goal ex-base [
        concat [[0 1 2 3 4] [5 6 7 8 9] X]
        (print ["==> Concat of [0 1 2 3 4] [5 6 7 8 9] is" mold X])
    ]
    print [newline "*** Naive reverse call from outside (for which) ***"]
    for-which ex-base [
        Y
    ][
        nrev [[1 2 3] Y]
    ][
        print ["Naive reverse of [1 2 3] is" mold Y]
    ]

2.3 How to optimize the cutting of a bar in many pieces

I create this example when Guy (a guy which name is Guy) asked on the french forum how to resolve this problem in REBOL.

The predicate "combine" receive in input the length, the element list and return the remainder and the solution.

    ex-base: assert none [

    ; If the first element is smaller or equal to the length, it's a solution
        combine [L [X1 | _] (L - X1) [X1]][
            if [(L >= X1)]
        ]

    ; If the first element is smaller or equal to the length,
    ; we try for the rest of the length

        combine [L [X1 | X] R [X1 | Y]] [
            if [(L >= X1)]
            combine [(L - X1) [X1 | X] R Y]
        ]

    ; If the length is greater than 0
    ; we try with the rest of the element

        combine [L [_ | X] R Y] [
            if [(L > 0)]
            combine [L X R Y]
        ]
    ]
    print [newline "*** Optimization of the cutting of a bar of 25 meters in element of 10 4 and 3 ***"]
    result: copy []
    for-which ex-base [RB C] [
        combine [25 [10 4 3] RB C]
    ][
        append result reduce [RB C]
    ]
    sort/skip result 2
    foreach [R C] result [
        print ["The remainder is" R "for the combination" mold C]
    ]

2.4 Resolving a murder

Here are the deducting rules

    rule: assert none [

    ; R1
    ; Someone (X) could have killed a person (Y) one day (Z) if :
    ;    X have a weapon
    ;    X can wish to kill Y
    ;    X does not have an alibi for day Z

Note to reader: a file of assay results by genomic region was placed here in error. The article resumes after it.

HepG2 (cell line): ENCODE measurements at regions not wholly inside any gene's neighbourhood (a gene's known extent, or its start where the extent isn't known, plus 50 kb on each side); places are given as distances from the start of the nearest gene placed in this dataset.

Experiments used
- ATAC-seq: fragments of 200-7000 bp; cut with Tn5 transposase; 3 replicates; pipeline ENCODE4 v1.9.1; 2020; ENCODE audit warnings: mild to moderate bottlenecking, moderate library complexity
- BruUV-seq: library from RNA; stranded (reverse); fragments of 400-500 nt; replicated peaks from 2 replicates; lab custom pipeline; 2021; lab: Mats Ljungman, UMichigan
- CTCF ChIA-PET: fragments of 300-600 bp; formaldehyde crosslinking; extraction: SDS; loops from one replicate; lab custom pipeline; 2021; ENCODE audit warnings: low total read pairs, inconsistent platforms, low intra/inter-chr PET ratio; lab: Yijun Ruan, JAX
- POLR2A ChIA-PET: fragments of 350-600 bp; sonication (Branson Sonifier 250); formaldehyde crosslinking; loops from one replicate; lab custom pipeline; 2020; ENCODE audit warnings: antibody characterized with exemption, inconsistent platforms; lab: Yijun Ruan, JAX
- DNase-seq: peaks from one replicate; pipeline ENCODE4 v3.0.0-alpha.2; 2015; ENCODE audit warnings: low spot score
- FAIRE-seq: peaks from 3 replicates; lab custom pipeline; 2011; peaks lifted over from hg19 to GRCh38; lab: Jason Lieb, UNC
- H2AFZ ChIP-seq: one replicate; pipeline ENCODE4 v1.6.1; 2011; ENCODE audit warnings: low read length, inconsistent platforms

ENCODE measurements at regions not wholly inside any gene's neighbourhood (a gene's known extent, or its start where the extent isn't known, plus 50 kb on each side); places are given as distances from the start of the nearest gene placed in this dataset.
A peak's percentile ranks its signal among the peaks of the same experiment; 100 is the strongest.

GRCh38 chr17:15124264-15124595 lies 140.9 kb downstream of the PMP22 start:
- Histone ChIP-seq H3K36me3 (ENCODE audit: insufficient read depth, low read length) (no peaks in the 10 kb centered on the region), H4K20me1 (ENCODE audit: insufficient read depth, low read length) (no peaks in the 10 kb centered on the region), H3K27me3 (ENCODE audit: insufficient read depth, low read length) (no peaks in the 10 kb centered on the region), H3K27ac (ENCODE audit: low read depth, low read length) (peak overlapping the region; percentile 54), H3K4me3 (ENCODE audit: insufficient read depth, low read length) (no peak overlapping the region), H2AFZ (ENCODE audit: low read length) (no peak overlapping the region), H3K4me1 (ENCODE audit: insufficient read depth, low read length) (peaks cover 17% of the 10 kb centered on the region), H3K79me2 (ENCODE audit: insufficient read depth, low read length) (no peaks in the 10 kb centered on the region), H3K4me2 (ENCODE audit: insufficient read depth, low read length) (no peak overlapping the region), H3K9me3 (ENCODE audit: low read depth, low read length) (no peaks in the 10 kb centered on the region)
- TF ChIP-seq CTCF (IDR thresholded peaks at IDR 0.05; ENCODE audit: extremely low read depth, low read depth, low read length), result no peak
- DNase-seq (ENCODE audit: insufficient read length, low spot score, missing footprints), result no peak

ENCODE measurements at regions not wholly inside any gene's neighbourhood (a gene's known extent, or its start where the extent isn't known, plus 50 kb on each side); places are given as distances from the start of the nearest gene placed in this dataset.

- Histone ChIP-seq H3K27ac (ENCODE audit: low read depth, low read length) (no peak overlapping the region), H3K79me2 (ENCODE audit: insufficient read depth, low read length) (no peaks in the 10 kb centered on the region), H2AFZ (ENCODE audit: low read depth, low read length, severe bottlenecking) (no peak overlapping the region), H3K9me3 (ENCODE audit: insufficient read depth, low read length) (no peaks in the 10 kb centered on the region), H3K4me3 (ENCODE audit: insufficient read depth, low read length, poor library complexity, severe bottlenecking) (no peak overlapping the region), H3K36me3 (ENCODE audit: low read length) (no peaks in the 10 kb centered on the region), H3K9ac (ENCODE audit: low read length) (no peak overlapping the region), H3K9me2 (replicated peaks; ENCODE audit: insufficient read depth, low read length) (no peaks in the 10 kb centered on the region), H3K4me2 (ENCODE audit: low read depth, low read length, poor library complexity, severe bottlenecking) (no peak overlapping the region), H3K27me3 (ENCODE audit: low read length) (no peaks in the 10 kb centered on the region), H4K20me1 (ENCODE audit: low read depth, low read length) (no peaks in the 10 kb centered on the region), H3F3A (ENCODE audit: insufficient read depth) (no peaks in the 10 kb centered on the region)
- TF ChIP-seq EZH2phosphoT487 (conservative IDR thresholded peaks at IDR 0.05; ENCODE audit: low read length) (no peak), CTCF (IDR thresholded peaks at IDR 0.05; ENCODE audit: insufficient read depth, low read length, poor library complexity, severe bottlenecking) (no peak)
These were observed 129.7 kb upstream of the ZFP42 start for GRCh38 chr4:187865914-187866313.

can-have-killed [X Y Z] [
            fact/has-a-weapon [X]
            wish-to-kill [X Y]
            day [Z]
            does-not-have-an-alibi-for-day [X Z]
        ]

    ; R2
    ; Someone (X) has not an alibi for the day (Y) if :
    ;    either he does not have an alibi for the day
    ;    either the alibi is given by a doubtful person

        does-not-have-an-alibi-for-day [X Y] [
            not [fact/has-an-alibi [X Y _]]
        ]
        does-not-have-an-alibi-for-day [X Y][
            fact/has-an-alibi [X Y Z]
            fact/is-doubtful [Z] 
        ]

    ; R3
    ; Someone (X) can wish to kill a person (Y) if
    ;   maybe if he wishes to be avenged of Y
    ;   maybe if he is the heir of Y
    ;   maybe if he has seen committing a crime by Y
    ;   maybe if he must give back money to Y

        wish-to-kill [X Y][
            fact/wish-to-be-avenged [X Y] !
        ]
        wish-to-kill [X Y][
            fact/is-the-heir [X Y] !
        ]
        wish-to-kill [X Y][
            fact/has-seen-committing-a-crime [Y X] !
        ]
        wish-to-kill [X Y][
            fact/must-give-back-money [X Y] !
        ]

    ; List of the day of the week
        day [ monday ]
        day [ tuesday ]
        day [ wednesday ]
        day [ thursday ]
        day [ friday ]
        day [ saturday ]
        day [ sunday ]
    ]

Here the result of the investigation

    fact: assert none [
    ; The alibis
        has-an-alibi [luc tuesday bernard]
        has-an-alibi [paul tuesday bernard]
        has-an-alibi [louis tuesday luc]
        has-an-alibi [alain thursday luc]

    ; The doubtful person
        is-doubtful [alain]

    ; Who wish to be avenged
        wish-to-be-avenged [paul jean]
        wish-to-be-avenged [luc jean]

    ; Who is the heir of who